An Irving Berlin eleganza extravaganza. It’s about a bunch of guys drafted into the army and then they put on a show. As one does. It’s great! It’s got lines like

Angry sarge: “Did you sleep well?”

Private: “Sure. This bed has the softest mattress I’ve ever slept on the floor next to.”

that almost kinda make sense, which I like very much.

This DVD version, though, leaves a lot to be desired. It’s got so many artefacts (especially when there’s a lot of action) that it’s obvious that it’s been sourced from a torrent site with a very bandwidth-restricted codec. Which is a shame, because it looks like it was originally quite pretty.

At least the audio quality is pretty swell.

For major bits of the movie they give up on the pretence that it’s a real film and just show one musical stage performance after another. But they’re pretty impressive. A huge number of people performing, and the Berlin’s music’s pretty nice. (The movie started off as a Broadway musical where the profits were donated to the Army Emergency Relief fund, and they raised the equivalent of $135M in today’s money.)

Ronald Reagan is unexpectedly perfect for his part.

But… is it a good movie? It’s barely a movie at all. But I found it quite entertaining.

This is the Army. Michael Curtiz. 1943.

Popular movies in July 1943 according to IMDB:

Poster Votes Rating Movie
1405 7.3 Stormy Weather
6544 7.0 For Whom the Bell Tolls
634 6.8 Victory Through Air Power

This blog post is part of the Decade series.

June 1943: Hitler’s Madman























Douglas Sirk! I love his 50s melodramas, but I haven’t seen any of his earlier stuff, so I’m excited to watch this movie.

Virtually all of the war movies I’ve seen so far in this series (that are set in foreign countries) are set in the Czechoslovakia. I guess it makes sense… it was an early invadee of the Germans. But why not, say, Poland? Is it a way to avoid the complications of the Jewish Question?

Just like the Fritz Lang/Bertolt Brecht movie, this is staunchly anti-Nazi, but it’s a completely different approach. That movie had cartoon evil Nazis (which is great and very Brecht), while this one has more melodramatic evil Nazis (which is also great). The scene where the Nazi commander picks out Czech girls to be sent to the front (as “entertainment” for the German soldiers) is absolutely horrifying.

Both movies are about the same event, sort of: Killing Reinhard Heydrich, the Gestapo chief in Czechoslovakia. But plot-wise, they have nothing else in common, really.

Like the Lang movie, it’s not completely successful as a movie. But it’s a very successful anti-Nazi piece. And you’d have to be a Nazi not to be moved by the final scene.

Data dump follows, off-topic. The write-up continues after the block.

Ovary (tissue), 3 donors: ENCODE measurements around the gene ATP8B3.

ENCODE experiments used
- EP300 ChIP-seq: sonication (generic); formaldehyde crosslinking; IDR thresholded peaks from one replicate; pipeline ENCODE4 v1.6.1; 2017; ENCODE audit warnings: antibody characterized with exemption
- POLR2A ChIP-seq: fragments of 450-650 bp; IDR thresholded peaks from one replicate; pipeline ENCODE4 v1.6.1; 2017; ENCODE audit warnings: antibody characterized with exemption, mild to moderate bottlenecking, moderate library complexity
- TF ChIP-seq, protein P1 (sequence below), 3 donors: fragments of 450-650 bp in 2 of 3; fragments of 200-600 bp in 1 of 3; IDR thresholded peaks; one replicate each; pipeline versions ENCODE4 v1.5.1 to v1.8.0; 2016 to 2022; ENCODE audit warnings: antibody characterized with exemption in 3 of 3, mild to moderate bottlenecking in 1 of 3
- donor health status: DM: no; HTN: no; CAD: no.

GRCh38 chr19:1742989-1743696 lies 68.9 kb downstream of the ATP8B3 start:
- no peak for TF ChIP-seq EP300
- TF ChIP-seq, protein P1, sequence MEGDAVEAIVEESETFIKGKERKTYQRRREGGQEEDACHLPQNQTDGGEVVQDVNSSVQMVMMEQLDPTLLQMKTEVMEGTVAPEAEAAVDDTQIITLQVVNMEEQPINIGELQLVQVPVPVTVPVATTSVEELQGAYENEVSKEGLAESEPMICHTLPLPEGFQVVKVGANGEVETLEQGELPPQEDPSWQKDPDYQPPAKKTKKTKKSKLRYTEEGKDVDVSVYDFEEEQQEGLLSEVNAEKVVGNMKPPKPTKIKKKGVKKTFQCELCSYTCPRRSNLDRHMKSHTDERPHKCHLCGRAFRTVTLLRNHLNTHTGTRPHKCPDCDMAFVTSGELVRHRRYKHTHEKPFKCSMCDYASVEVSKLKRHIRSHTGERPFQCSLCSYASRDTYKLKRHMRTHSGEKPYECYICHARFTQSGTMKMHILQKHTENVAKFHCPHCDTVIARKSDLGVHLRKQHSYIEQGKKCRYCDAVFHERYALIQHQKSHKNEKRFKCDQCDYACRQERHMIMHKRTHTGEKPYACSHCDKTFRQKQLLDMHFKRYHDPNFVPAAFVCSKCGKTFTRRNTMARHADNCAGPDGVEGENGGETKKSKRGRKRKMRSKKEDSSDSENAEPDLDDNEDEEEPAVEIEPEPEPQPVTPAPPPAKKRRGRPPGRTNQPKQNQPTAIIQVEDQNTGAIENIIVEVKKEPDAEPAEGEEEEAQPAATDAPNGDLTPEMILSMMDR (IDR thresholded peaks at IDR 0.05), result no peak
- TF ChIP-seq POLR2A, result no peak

Hitler’s Madman. Douglas Sirk. 1943.

Popular movies in June 1943 according to IMDB:

Poster Votes Rating Movie
10322 8.2 The Life and Death of Colonel Blimp
1163 7.2 Hit the Ice
1794 7.0 Bataan
901 7.0 The Constant Nymph
488 6.7 Hitler’s Madman
298 6.7 Coney Island
1179 6.6 Stage Door Canteen
676 6.5 Best Foot Forward
708 6.4 Jitterbugs
260 6.4 Crime Doctor

This blog post is part of the Decade series.

May 1943: The Ox-Bow Incident














Oh! A western! With a name like that I thought this was going to be about an obscure Pacific naval battle or something.

This is from a director, William A. Wellman, who’s done a shit-load of movies, but who’s unknown to me, for some reason or other.

Aaaanyway. This is a kinda odd western. It’s about a posse going after a criminal, but it’s mostly about the moral ramifications of taking the law into your own hands and all that stuff. Which makes me wonder whether this, taking the timing into account, is a pro-Nazi movie in disguise somehow. Is cow-rustling a metaphor for invading Poland?

Oh, oh, I get it! I mean, this is American movie making a passionate case against lynching people. The people being lynched at the time in the US were black people… so is this really an anti-racist movie?

Or is it just generally saying that a judicial system is a nice thing?

Or is it a totally metaphor-less movie just telling a story about the Old West?

Difficult to read.

“I thought there were one white man among you.”

So I don’t know what’s this about, but is it any good? This is Clint Eastwood’s favourite movie, and has a generally positive reception. There’s a lot of very pretty imagery here. The actors are arranged superbly to catch their best angles, and the matte painting is superb.

But I don’t know. I was scratching my head more than I was getting into the characters, really.

The Ox-Bow Incident. William A. Wellman. 1943.

Popular movies in May 1943 according to IMDB:

Poster Votes Rating Movie
16529 8.1 The Ox-Bow Incident
4261 8.0 The More the Merrier
5151 7.8 Ossessione
2093 7.6 This Land Is Mine
3821 7.4 Five Graves to Cairo

This blog post is part of the Decade series.